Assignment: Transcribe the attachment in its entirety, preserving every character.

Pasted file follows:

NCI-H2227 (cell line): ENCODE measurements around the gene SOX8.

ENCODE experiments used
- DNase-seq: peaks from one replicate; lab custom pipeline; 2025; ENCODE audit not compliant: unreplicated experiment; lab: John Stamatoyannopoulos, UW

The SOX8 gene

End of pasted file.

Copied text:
NCI-H2227 (cell line): ENCODE measurements around the gene SOX8.

ENCODE experiments used
- DNase-seq: peaks from one replicate; lab custom pipeline; 2025; ENCODE audit not compliant: unreplicated experiment; lab: John Stamatoyannopoulos, UW

The SOX8 gene